What is an Epic4Epic?

Galena, Cuchillo, & Wanat peaks, from Momyer Trail
            At The Wildlands Conservancy we often speak of "epic landscapes," places of grandeur that can remind of us of, and connect us to, our own inner grandeur, our spirit. The Conservancy’s mission includes protecting these places with their diversity of plants and animals, ground and water, and the beauty that radiates from the extraordinary mix thereof—and then sharing with any and all people who may chance a visit (including you, friend). 

            In the phrase “epic for epic” I’m using the word “epic” as an adjective to describe both the greatness of an endeavor (or place), and dimension (or extent). The phrase has direction and movement, with “for” meaning “on behalf of.” Thus epic4epic = great efforts on behalf of great places. You could replace the word “great” with “extraordinary,” or “exceptional,” or “heroic,” or whatever you wish. It’s a relative term, because in the case of epic4epic, what might be an easy endeavor for one person might well be an extraordinary challenge for another. What matters most is that whoever embarks on such an endeavor pushes themselves to the edge, or beyond, of their [perceived] abilities. 
(L to R) Evan Welsh, Paul Melzer, Charlie Marquardt
       Here’s a hypothetical example: Susan has thought for years about hiking the John Muir Trail solo. She’s always loved hiking, and has several other accomplishments under her belt—she’s no novice hiker—but this 215 mile long trail in the Sierra Nevada mountain range has felt beyond her ability. Nevertheless, with some encouragement from her experienced hiking buddies, she decides that with enough smart planning, preparation, and training she can do it. She has her doubts, but her desire to prove to herself that she can accomplish it wins out. Susan is also an altruistic person who wants to inspire others in their own growth and life accomplishments. She decides that a great way to share her “epic” endeavor is to invite her friends, family, and acquaintances to follow her training (she has a blog) and consider donating to her favorite charity, a horse rescue nonprofit in her hometown. That way, she’d be running for a cause greater than herself, greater than her own “epic” accomplishment. Susan is doing an epic4epic because she’s doing an epic hike for an epic cause, rescuing abandoned or abused horses.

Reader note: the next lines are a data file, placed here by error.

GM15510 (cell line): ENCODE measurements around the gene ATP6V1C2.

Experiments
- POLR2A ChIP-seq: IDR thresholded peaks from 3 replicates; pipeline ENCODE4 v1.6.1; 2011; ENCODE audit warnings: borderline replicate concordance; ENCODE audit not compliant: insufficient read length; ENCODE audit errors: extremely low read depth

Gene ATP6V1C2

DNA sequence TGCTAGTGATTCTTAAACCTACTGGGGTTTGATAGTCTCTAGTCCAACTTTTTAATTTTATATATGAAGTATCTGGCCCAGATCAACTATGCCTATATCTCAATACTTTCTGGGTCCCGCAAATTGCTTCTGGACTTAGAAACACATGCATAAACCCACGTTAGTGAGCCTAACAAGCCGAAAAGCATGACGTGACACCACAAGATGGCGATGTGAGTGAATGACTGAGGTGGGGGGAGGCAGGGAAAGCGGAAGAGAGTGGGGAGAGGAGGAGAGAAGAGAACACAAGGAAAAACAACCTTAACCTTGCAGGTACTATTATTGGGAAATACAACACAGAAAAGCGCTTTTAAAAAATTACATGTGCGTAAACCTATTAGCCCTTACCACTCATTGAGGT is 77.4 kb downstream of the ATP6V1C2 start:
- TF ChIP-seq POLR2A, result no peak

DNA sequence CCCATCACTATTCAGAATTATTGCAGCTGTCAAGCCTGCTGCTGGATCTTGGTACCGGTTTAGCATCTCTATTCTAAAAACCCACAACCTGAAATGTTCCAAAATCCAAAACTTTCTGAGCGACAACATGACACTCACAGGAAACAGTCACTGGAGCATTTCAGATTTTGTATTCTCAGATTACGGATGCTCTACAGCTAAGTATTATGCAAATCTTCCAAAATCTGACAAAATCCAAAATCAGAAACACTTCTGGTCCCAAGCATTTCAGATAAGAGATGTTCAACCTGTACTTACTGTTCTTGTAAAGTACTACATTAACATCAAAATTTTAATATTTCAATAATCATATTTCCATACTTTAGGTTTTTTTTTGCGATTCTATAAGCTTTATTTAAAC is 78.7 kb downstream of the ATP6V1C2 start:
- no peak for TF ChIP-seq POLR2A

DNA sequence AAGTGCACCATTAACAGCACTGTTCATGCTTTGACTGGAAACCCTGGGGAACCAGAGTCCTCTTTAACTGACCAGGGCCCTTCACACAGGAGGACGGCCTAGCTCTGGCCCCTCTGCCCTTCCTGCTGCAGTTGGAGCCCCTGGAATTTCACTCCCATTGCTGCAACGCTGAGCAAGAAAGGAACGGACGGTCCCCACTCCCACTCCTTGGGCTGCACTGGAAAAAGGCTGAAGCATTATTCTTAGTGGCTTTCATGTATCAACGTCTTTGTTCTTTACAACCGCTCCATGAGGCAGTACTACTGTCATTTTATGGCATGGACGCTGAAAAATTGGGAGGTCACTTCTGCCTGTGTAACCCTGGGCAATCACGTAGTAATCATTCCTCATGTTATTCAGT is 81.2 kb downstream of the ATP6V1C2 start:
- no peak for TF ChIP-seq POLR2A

Susan’s is just an example; an epic endeavor need not be limited to a physical challenge. It could be a creative project like composing that piano sonata you’ve always thought you had in you…and then performing it in public. It could be publishing a book of short stories, or painting a public mural. Whatever it is, it just needs to be something you consider a great personal challenge, something through which your own efforts will inspire others. And when you complete it, those who’ve been following you may be inspired themselves to tackle something they believe they have inside them. And that inspiration will spread to more people who’ll then inspire greater numbers of other people, etc., etc. You get the picture.

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